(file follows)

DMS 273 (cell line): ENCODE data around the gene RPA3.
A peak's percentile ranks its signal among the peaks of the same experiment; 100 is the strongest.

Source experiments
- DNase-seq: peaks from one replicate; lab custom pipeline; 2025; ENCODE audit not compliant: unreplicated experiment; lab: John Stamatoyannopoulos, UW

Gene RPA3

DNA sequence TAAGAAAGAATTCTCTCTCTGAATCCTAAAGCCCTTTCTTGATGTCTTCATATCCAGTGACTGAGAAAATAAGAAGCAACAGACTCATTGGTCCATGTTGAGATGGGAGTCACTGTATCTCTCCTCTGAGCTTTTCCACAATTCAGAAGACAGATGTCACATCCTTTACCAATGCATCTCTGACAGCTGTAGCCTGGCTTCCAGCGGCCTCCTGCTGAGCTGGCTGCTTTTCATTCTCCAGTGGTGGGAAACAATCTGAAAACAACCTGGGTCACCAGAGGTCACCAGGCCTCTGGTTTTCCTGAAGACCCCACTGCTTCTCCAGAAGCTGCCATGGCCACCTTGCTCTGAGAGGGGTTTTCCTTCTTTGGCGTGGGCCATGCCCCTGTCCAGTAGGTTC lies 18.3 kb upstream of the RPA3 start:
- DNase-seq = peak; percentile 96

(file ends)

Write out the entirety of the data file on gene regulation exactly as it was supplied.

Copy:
DMS 273 (cell line): ENCODE data around the gene RPA3.
A peak's percentile ranks its signal among the peaks of the same experiment; 100 is the strongest.

Source experiments
- DNase-seq: peaks from one replicate; lab custom pipeline; 2025; ENCODE audit not compliant: unreplicated experiment; lab: John Stamatoyannopoulos, UW

Gene RPA3

DNA sequence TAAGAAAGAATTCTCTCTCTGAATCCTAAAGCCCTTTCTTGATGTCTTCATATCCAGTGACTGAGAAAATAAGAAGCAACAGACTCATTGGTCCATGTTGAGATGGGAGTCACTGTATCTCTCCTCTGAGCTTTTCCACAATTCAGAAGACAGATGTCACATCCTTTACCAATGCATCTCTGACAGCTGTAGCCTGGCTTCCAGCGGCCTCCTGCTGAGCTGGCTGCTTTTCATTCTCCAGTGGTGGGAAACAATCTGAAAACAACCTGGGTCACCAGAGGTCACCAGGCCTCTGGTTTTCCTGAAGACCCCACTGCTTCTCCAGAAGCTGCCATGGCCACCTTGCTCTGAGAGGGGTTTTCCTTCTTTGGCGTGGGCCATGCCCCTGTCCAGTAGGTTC lies 18.3 kb upstream of the RPA3 start:
- DNase-seq = peak; percentile 96